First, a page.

Thank you! I couldn’t have done it without you. It got pretty dark by the back end of the run, both actually and metaphorically. The cloud obscuring the full moon plunged all of us stragglers heading down to the Energy Lab into near blackness—lack of street lights and a pot-holed road don’t make a great running combination.
There are no spectators on this part of the Ironman course, just an occasional athlete appearing out of the gloom on their return leg from the turnaround, a glow stick around their neck dimly lighting their way.
I passed a sign stating that competitors continued at their own risk—as if someone would read that and decide to not proceed.
Why was I putting myself through this again?
It’s Kona, the Ironman World Championship, I kept reminding myself. A once a lifetime opportunity (for me, at least). I can’t not finish!
I swear the only flat section in Kona is the swim. When you combine the never-ending rolling hills, a climb up the side of a volcano, with temperatures touching ninety-nine degrees Fahrenheit (37°C), eighty-plus percent humidity, and a relentless wind that always feels like it’s in your face, it makes for a relentless grind. A fifteen-plus hour relentless grind, in my case.
As I resorted to power-walking the last thirteen miles of the run—the hill on the Queen K highway that just kept going and going, runners snaking into the distance, finally got the better of me—I knew I was in for a slog.
The course at Kona is distinctive in that the swim and bike are an out and back; usually, the swim at an Ironman would be two or even three loops (likewise for the bike).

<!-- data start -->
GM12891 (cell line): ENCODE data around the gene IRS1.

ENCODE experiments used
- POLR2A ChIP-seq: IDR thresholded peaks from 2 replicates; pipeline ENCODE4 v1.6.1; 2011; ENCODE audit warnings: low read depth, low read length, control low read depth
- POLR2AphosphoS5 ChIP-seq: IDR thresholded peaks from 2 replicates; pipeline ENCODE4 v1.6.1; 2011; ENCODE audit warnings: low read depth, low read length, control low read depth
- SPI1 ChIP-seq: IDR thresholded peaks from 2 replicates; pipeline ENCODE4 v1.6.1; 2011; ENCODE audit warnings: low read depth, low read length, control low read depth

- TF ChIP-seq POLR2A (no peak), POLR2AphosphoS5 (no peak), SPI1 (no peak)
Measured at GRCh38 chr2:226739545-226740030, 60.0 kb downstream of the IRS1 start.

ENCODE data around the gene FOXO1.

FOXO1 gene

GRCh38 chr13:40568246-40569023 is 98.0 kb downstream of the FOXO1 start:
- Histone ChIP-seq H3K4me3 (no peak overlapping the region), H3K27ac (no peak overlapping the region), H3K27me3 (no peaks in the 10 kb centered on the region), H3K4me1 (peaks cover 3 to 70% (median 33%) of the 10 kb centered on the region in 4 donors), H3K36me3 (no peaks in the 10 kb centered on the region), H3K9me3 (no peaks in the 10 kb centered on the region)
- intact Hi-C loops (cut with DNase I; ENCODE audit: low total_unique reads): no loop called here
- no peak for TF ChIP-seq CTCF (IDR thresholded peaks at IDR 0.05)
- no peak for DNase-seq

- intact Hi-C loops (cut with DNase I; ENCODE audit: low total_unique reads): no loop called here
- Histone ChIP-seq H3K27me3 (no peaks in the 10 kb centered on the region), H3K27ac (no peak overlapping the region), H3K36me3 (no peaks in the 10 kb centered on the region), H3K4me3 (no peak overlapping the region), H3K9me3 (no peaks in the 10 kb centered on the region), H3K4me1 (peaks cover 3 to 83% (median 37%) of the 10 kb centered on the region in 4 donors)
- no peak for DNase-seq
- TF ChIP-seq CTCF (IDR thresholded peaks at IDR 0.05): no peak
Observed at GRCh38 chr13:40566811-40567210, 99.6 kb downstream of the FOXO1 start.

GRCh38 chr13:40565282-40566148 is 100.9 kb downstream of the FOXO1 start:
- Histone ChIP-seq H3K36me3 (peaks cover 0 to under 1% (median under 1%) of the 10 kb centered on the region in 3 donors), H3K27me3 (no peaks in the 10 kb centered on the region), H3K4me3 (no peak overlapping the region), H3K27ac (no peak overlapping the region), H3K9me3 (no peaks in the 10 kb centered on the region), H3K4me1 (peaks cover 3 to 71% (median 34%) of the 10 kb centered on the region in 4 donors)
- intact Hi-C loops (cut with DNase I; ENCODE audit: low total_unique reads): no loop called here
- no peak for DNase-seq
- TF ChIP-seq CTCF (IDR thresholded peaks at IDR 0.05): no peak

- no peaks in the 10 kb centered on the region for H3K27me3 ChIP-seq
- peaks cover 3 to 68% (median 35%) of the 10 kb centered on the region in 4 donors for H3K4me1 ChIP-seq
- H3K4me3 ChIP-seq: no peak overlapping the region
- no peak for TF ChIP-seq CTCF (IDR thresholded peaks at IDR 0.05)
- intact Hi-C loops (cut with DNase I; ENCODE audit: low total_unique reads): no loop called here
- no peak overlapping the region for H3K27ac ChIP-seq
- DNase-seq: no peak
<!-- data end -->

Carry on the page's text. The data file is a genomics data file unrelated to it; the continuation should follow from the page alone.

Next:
Seeing buoys stretching for one point two miles into the distance brought home how long a swim it is. Driving our rental car to the bike turnaround at Hawi took well over an hour. For the first time, one hundred and twelve miles was starting to feel a long way.
But the run course, well, that’s a labyrinthian route. It heads off in one direction through the town, to a turnaround, then back towards Kona, a climb up to the Queen K, and then along the highway to a turnaround that loops back along the Queen K before dropping down to the Energy Lab and another u-turn that brings you back up to the Queen K and the last leg back to town for the finish.
Driving and riding parts of the run course had failed to bring home the near-constant rolling hills and climbs I now faced.
My usually good spirits had gone the way of the dodo. As night descended, it became a battle of sheer willpower to put one foot in front of the other. Yet, I couldn’t let all of you down, everyone that has supported me over these last three years. All of you that were following my progress live through the tracker app. Justin, who had flown to Kona to volunteer as my handler. Kerry, who was patiently waiting at the finish line.
It’s in these moments that we’ll do more for others than we’d do for ourselves. If it’d just been me racing out there, I’d have packed it in at mile twelve on the run, sat down on the side of the road, and called it a day. But it wasn’t just me racing out there; all of you were with me in spirit. I couldn’t let myself down; I couldn’t let you down.
So, when I finally heard those immortal words, “Keiron McCammon, you are an Ironman,” from the voice of Ironman, Mike Riley (who retired last year), I knew it wasn’t just me who was an Ironman. You, too, are an Ironman.
It’s been a decade-long dream come true, and thanks to all of you, I raised $140,600 for the Challenged Athletes Foundation. That’s $1,000 for every mile of the race!
Thank you, I couldn’t have done it without you.